The layout of the exhibition allows smooth eye movement and it reconciles the artworks, enabling the ability to follow objects in motion. One would experience the hypaethral (open to the sky) stone temple around the lotus pond and will circumambulate from left to right to reciprocate the yoginis, and another circumbulant, if taken from right to left visitors, will closely observe the etchings of sixty four yogini on zinc plates. Each divided into groups of eight and each group member seems associated and attributed to each other. In the middle, the pond creates a pavilion like mandapa with blossom lotuses. Kohli believes, this site is totally secluded and serene and the lotus pond is meditative. It captivates and holds the viewer. It holds the fluidity of Ganga-Jamuni Tehzeeb (Ganges-Yamuna Culture). Some of them are traditional yoginis and few have been coined Sanskriticised names of which she has also been inspired from Chinese and Greek Goddesses.

Still from the Exhibition: Seema Kohli’s work in bronze, titled ‘Sohamsa.’


One of the striking parts of this open air exhibition is that this is a public park. The visitors are from diverse religions, classes, castes and ages. I noticed people keep looking at the yoginis with curiosity and enjoyment. For some, these yoginis are like devotees and they felt the proximity to the divine. These sculptures and the experience are so powerful in its tendency, which will be retained in memory and reproduced in narratives among the visitors. These yogini look like a female adept of yoga, libration, a female tantric practitioner, a sorceress with certain magical energy. When modernity is pushing people into a chaotic identity crisis, the cultural heritage strengthens cultural and historical identity. This exhibition has become a cornerstone introduced to audiences about historic, cultural and architectural grandeur. Kohli’s yogini also talked about fertility, vegetation, yoga, magic and female masculinity—that all forces of shakti (energy) with mysterious power and sensuous beauty is breathtaking.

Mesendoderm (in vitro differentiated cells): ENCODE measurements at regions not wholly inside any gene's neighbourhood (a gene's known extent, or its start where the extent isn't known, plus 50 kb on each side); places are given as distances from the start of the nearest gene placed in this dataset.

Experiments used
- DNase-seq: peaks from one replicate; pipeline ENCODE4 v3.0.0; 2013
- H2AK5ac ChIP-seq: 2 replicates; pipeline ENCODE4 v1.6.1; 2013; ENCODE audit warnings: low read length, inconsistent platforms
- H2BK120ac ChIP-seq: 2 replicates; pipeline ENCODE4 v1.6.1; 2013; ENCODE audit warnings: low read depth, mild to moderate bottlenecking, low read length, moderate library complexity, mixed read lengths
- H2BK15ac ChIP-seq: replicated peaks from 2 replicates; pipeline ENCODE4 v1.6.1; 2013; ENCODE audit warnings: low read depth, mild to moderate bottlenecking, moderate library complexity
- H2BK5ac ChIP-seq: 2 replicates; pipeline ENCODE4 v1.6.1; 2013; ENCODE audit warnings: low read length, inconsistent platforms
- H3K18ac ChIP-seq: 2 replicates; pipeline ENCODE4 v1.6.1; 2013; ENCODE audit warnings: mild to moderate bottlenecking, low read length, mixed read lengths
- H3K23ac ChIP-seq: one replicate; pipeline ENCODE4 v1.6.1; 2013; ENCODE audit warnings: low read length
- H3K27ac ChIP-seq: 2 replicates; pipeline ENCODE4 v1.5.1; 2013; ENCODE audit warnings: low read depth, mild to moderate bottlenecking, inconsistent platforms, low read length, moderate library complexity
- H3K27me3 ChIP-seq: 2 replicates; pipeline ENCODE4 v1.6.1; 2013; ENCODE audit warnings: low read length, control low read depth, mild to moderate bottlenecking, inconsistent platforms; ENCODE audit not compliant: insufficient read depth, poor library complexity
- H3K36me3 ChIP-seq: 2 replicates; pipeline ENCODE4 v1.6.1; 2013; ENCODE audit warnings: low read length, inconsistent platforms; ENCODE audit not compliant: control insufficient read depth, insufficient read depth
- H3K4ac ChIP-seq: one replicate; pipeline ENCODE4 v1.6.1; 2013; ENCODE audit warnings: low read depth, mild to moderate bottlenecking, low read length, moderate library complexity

The Artist has waited long and it took her almost a decade to exhibit sculptures together in a unique ways of setting. There are wooden and bronze sculptures displayed around trees near the Lotus pond as well, such as Nagabandha, Rising of Kundalini II, Tree of Life, Kalika, Sohamsa etc.

The exhibition offers the opportunity for visitors to have constant dialogue because they embody the physical manifestation of social relationships. When I spoke with the artist about the work Sohamsa, she said that it is a beej mantra. When one repeats this term he/she feel like breath in and breath out in meditation. In sanskrit, it is soham (I am you) Hamsa (you are me). This mantra is also for Saraswati. In the sculpture she is riding this swan or swan is the Saraswati. It is about the knowledge, final liberation and various incarnations. Human and bird form is almost merging into each other. They are two different forms, but the first look at the piece it feel like it is one form of a woman and a hans.

A Circle of Our Own: A Sculptural Show by Seema Kohli, Organised by Gallery Ragini at Sunder Nursery, 16 November 2019 – 16 February 2020

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About Author

Shaista Anwar, an independent researcher, studied Art History and Visual Studies at the University of Hyderabad. As part of the Masters programme, she got an opportunity to attend a semester at the Karl Jaspers Centre for Advanced Transcultural Studies in Universität Heidelberg, Germany. Her research is based on Islamic art, Middle East art and architecture. At present, she is teaching Art History at the National Institute of Fashion and Technology, New Delhi.